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Trigger warning: mentions of sexual violence

Major spoilers ahead

In recent times, Anushka Sharma’s Clean Slate Films has emerged as an ambassador for producing ‘woke’ content. First she produced NH10 and Pari, both of which were dark thrillers critiquing patriarchy and violence against women. This was followed by Paatal Lok which was a radical commentary on casteism, patriarchy, fake news and the general state of affairs in the country. With Bulbbul, she has come full circle with yet another dark fantasy with loaded social critiques (I think Phillauri is the only light-hearted film in her roster). This is not to suggest that Ms. Sharma’s productions are flawless but she deserves due credit for coming into her own and promoting indie talent in what is a male-dominated and insider-driven industry. 

The premise of Bulbbul is as follows: Bulbbul (Tripti Dimri), a child bride in 19th century Bengal married to the much older Thakur Moshai (Rahul Bose, in his comeback as the crush for all ages), develops an infatuation for her brother-in-law Satyendra (Avinash Tiwary, a sweet reunion for Laila Majnu fans). Satyendra is closer to Bulbbul than her husband both in terms of age and common interests. However, he is predictably sent abroad to study law in England—the colonial equivalent of the prodigal son going to do MBA in the States. He returns home to find that his brother has abandoned Bulbbul, a witch is allegedly hunting down the men of his village and that he is competing with the handsome Doctor Sudip (Parambrata Chatterjee, forever the puppy-faced alternate romantic interest since Kahaani) for Bulbbul’s affections. 

I’ve noticed that on an average, male reviewers have been more critical of the film than female ones. I say on an average, before anybody cherry picks exceptions. The reason for this is apparent once you watch the film. Bulbbul is basically a feminist revenge fantasy. It’s ‘All Men Are Cancelled‘ with a touch of folklore horror. Like Maleficient, the movie subverts the patriarchal trope of the ‘witch’ by reimagining the villainess as a wronged woman. I’m not saying men cannot like the film, but it will definitely make a lot of cisgender-heterosexual men uncomfortable.

I’ve noticed that on an average, male reviewers have been more critical of the film than female ones. I say on an average, before anybody cherry picks exceptions. The reason for this is apparent once you watch the film. Bulbbul is basically a feminist revenge fantasy. It’s ‘All Men Are Cancelled‘ with a touch of folklore horror. Like Maleficient, the movie subverts the patriarchal trope of the ‘witch’ by reimagining the villainess as a wronged woman. I’m not saying men cannot like the film, but it will definitely make a lot of cisgender-heterosexual men uncomfortable.

The entire setting of the film is reminiscent of Rabindranath Tagore and Sarat Chandra Chattopadhyay’s tales about the Bengali upper-caste housewife, who has a world full of luxuries on the outside but is stifled on the inside. Trapped with a husband who fails to understand her sensitive personality and creative potential, she seeks out affection, and more importantly, understanding in a younger, less overpowering man. The film depicts the horrors of upper caste colonial Bengali patriarchy in full form-including the practice of enforced widowhood. You also see how the need to compete for the affections of the ‘master’ of the household drives women within the joint family to be cruel to each other.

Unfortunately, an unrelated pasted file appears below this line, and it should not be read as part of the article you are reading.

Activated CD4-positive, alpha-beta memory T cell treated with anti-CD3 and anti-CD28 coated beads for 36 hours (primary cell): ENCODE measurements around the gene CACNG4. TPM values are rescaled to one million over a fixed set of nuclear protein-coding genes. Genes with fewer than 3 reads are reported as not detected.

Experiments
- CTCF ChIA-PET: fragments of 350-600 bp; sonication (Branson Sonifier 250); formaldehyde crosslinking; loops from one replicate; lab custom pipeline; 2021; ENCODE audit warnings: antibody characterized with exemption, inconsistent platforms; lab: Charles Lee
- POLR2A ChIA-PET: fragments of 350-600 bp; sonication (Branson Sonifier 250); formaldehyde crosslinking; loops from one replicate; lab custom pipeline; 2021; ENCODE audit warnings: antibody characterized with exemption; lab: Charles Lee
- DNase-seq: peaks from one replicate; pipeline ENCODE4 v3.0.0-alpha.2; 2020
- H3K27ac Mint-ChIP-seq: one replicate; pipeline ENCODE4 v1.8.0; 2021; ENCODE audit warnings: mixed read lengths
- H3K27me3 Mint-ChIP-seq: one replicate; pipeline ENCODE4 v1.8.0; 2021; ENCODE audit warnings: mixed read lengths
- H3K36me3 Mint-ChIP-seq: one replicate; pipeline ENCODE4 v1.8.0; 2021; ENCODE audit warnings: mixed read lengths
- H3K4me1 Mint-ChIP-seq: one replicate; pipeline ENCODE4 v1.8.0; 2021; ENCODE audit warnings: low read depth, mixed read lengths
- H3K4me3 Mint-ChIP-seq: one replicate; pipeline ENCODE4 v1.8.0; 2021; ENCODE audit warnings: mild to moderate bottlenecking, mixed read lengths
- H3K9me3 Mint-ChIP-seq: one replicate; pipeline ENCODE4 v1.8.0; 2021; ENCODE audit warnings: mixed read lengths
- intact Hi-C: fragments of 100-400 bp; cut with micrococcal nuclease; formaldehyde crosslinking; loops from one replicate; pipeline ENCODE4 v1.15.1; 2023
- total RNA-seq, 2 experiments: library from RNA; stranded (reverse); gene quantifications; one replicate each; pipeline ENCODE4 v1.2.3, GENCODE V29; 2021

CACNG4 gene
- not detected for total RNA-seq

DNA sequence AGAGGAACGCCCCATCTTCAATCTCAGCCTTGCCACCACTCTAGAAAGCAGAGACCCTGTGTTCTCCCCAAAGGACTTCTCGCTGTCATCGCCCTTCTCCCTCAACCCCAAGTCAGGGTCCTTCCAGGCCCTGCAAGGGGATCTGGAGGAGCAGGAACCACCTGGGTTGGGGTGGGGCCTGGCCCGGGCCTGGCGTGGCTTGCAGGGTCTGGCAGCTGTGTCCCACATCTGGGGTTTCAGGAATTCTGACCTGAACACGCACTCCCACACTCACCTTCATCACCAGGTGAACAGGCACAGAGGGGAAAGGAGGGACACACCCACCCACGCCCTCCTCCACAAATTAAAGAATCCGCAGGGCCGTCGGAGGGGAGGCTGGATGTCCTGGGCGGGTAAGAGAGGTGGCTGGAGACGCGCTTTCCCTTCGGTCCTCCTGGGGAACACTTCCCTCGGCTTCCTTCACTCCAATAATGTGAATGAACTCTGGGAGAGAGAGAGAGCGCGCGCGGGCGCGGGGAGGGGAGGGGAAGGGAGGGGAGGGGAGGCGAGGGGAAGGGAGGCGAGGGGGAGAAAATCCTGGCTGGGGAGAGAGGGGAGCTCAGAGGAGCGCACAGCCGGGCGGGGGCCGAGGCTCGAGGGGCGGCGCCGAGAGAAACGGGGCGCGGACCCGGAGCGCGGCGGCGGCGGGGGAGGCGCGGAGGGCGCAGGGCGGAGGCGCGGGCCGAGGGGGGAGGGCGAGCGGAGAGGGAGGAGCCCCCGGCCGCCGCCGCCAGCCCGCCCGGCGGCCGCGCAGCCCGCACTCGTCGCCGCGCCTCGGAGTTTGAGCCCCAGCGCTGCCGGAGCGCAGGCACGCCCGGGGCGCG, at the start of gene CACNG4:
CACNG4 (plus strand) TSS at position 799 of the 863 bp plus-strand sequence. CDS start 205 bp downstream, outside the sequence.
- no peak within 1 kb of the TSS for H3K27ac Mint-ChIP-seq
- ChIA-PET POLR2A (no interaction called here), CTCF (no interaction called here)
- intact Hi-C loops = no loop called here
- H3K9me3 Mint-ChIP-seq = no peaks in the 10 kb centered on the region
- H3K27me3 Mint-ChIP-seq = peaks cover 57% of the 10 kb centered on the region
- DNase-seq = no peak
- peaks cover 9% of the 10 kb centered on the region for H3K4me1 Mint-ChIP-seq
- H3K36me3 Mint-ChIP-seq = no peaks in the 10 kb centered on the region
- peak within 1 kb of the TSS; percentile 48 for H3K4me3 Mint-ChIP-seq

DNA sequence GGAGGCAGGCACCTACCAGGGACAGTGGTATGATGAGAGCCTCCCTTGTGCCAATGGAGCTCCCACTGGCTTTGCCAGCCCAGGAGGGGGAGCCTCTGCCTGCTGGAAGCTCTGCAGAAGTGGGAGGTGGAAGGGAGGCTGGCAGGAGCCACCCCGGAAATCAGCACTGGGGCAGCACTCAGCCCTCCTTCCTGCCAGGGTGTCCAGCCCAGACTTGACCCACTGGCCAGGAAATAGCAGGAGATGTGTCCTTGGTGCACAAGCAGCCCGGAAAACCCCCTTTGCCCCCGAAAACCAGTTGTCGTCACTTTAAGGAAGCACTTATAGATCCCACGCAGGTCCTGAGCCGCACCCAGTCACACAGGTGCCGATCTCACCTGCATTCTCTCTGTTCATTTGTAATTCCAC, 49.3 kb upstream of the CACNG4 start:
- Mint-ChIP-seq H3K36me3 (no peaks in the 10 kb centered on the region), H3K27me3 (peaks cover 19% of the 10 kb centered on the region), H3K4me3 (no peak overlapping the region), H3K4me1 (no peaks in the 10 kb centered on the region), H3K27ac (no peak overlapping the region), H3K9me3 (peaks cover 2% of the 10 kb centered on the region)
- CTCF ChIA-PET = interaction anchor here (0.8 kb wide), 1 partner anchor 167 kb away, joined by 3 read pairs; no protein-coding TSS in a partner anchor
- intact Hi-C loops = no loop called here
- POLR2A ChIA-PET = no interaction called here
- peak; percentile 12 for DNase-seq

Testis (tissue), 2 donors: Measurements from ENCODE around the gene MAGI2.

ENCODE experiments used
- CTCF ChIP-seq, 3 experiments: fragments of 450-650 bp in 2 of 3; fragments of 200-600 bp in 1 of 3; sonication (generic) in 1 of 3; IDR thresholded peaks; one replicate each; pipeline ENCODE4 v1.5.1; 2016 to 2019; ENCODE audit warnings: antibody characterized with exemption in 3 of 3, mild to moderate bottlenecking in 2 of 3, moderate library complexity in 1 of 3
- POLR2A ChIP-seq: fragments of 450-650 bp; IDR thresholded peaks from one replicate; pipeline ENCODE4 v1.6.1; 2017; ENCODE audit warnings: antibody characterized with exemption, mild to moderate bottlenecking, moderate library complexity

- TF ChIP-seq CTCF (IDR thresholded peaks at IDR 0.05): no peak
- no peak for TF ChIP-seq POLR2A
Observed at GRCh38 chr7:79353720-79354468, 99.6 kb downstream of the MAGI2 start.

It’s true that the storyline of the film is predictable. You know the moment you see Bulbbul’s smirking, mysterious face when Satyendra returns from London that she is no longer the innocent girl he left behind. You also know why the witch is stalking her victims. The origin of the witch and her exact powers—what does she eat? Is she immortal? What are her weaknesses?—are never explained. Yet any woman watching the film is likely to experience an odd sense of satisfaction in watching the witch hunt her prey. 

Image Source: NDTV

Where the film really subverts tropes is in its treatment of the dynamic between Bulbbul and Satya. The trailer of the film suggests that Satya is the romantic male lead. It is common in stories featuring the ‘possession’ of a hapless and/or fallen woman for a Satya-like figure to swoop in and ‘save’ the heroine with the ‘redeeming’ power of his love. He ticks off all the checkboxes—he is the handsome, well-educated, cultured babu returned from abroad, and is initially the only man who hasn’t been unkind to the protagonist.

However, you know it’s a red flag when Satya treats Bulbbul’s newly assumed position as the ‘Mistress’ of the house condescendingly, as if she is only playing a game. When he later sees that Bulbbul is openly flirting with her doctor, the inbuilt need to assert his patriarchal authority as the only remaining man in the house openly rears its ugly head. He brings back his widowed sister-in-law into the mansion so that she can keep an eye on Bulbbul, implicitly takes control over the administration of the estate, and chides her for not using a veil in front of the doctor. Subsequently when he, horrors of horrors, sees Bulbbul and the doctor sharing a smoke, he writes to his brother suggesting that Bulbbul be sent back to her maternal home as a punishment. Bulbbul bitterly quips, ‘You all are the same’. Satya’s character is a warning to never trust the Woke Bois—they’re the ones who disappoint the most. 

Instead, it is the charming Doctor Sudip who appears more sympathetic as a romantic interest. Sudip and Bulbbul’s relationship primarily revolves around him taking care of her feet. The symbolism is subtle—a man who willingly surrenders himself at the feet of a woman is more trustworthy than the rest. This is amplified when we later discover that Bulbbul has been possessed by the spirit of the goddess Kali.